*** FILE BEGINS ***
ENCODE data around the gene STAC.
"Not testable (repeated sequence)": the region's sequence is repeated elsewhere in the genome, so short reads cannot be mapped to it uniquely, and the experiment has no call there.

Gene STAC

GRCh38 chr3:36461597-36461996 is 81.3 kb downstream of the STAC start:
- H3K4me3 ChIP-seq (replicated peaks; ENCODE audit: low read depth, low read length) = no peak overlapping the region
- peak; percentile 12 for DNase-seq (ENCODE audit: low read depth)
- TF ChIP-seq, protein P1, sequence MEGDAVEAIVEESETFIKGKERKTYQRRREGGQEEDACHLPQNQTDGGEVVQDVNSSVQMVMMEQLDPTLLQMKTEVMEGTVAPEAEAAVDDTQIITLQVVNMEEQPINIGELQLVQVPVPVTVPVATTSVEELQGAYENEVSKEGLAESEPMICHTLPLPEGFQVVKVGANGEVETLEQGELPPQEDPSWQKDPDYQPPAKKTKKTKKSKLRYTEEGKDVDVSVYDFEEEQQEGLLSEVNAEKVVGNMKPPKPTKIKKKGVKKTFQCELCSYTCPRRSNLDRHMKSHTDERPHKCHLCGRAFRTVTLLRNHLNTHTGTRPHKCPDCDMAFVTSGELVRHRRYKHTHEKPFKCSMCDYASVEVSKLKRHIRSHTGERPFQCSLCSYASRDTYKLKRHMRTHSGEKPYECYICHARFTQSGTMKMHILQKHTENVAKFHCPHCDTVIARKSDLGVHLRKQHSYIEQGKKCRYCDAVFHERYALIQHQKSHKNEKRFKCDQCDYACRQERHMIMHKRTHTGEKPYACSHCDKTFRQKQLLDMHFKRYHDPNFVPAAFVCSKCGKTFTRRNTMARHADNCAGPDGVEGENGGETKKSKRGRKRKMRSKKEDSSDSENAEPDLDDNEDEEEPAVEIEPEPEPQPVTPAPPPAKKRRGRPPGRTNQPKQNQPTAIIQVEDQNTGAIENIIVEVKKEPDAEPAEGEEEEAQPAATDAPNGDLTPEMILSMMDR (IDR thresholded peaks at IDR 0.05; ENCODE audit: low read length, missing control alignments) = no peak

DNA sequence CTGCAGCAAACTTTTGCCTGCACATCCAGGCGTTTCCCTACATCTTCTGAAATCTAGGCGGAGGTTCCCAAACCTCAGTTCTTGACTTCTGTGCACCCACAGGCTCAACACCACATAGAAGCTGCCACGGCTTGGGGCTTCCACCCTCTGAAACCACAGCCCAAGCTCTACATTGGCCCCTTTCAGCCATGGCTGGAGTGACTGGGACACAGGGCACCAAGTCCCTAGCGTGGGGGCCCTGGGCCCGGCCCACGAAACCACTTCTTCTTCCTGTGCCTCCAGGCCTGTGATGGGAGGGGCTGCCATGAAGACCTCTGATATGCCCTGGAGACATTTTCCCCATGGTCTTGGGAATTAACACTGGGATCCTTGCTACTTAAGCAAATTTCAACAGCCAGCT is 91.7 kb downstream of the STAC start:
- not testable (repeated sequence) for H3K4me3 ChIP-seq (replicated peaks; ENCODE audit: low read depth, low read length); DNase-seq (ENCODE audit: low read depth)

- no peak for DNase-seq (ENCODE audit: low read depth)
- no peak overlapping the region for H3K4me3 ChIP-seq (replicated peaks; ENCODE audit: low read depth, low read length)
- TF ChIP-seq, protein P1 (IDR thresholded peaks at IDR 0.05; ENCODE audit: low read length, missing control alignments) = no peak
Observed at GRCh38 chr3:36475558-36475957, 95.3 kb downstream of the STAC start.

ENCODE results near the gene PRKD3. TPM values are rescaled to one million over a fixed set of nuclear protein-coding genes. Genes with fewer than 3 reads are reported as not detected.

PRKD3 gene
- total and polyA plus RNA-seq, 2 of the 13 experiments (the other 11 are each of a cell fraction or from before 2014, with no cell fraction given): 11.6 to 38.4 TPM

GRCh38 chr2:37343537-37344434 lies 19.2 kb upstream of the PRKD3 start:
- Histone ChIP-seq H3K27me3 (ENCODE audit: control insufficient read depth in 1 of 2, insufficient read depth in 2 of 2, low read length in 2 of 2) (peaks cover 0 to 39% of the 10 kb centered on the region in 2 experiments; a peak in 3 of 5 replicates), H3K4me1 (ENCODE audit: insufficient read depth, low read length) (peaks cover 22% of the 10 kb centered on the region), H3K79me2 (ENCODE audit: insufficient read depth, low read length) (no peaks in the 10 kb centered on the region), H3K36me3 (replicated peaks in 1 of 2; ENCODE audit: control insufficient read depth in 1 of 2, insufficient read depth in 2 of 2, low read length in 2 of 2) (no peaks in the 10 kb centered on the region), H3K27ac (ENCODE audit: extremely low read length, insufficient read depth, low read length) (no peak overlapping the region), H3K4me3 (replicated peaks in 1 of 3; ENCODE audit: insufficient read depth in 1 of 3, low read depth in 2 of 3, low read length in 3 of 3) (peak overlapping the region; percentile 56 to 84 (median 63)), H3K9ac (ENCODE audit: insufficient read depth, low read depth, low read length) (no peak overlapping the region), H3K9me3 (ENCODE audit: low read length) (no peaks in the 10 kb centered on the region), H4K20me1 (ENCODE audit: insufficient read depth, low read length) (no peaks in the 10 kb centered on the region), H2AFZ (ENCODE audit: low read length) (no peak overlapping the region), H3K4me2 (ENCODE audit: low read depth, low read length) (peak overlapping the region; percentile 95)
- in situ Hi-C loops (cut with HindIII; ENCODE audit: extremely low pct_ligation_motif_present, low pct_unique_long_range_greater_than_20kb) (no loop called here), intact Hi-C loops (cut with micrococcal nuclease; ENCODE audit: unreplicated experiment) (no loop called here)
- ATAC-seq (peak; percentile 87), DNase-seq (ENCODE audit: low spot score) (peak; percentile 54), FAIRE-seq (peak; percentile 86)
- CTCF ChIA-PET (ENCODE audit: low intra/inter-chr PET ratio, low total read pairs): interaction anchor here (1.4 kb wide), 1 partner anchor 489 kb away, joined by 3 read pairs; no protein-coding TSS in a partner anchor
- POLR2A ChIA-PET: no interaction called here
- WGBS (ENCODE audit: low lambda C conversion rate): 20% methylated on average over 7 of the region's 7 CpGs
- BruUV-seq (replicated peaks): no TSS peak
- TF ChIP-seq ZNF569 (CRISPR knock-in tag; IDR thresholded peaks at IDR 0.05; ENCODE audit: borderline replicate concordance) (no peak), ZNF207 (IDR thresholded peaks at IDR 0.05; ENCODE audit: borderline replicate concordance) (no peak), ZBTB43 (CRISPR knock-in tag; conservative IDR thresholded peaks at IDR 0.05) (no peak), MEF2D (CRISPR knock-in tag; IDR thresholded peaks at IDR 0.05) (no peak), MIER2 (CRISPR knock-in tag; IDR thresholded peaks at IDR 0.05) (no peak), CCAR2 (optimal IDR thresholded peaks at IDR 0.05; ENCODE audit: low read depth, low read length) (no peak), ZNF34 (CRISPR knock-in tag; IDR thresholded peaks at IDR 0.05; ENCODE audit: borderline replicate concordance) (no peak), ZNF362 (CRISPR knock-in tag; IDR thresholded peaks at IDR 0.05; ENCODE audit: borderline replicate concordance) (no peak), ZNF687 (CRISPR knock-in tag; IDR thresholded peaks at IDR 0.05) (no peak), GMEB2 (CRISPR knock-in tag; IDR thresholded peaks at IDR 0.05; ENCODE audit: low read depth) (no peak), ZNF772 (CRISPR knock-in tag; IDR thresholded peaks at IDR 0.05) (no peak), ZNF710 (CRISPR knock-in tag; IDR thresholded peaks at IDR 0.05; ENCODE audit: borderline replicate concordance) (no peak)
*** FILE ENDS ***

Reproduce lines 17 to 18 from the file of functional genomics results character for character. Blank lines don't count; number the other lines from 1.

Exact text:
GRCh38 chr2:37343537-37344434 lies 19.2 kb upstream of the PRKD3 start:
- Histone ChIP-seq H3K27me3 (ENCODE audit: control insufficient read depth in 1 of 2, insufficient read depth in 2 of 2, low read length in 2 of 2) (peaks cover 0 to 39% of the 10 kb centered on the region in 2 experiments; a peak in 3 of 5 replicates), H3K4me1 (ENCODE audit: insufficient read depth, low read length) (peaks cover 22% of the 10 kb centered on the region), H3K79me2 (ENCODE audit: insufficient read depth, low read length) (no peaks in the 10 kb centered on the region), H3K36me3 (replicated peaks in 1 of 2; ENCODE audit: control insufficient read depth in 1 of 2, insufficient read depth in 2 of 2, low read length in 2 of 2) (no peaks in the 10 kb centered on the region), H3K27ac (ENCODE audit: extremely low read length, insufficient read depth, low read length) (no peak overlapping the region), H3K4me3 (replicated peaks in 1 of 3; ENCODE audit: insufficient read depth in 1 of 3, low read depth in 2 of 3, low read length in 3 of 3) (peak overlapping the region; percentile 56 to 84 (median 63)), H3K9ac (ENCODE audit: insufficient read depth, low read depth, low read length) (no peak overlapping the region), H3K9me3 (ENCODE audit: low read length) (no peaks in the 10 kb centered on the region), H4K20me1 (ENCODE audit: insufficient read depth, low read length) (no peaks in the 10 kb centered on the region), H2AFZ (ENCODE audit: low read length) (no peak overlapping the region), H3K4me2 (ENCODE audit: low read depth, low read length) (peak overlapping the region; percentile 95)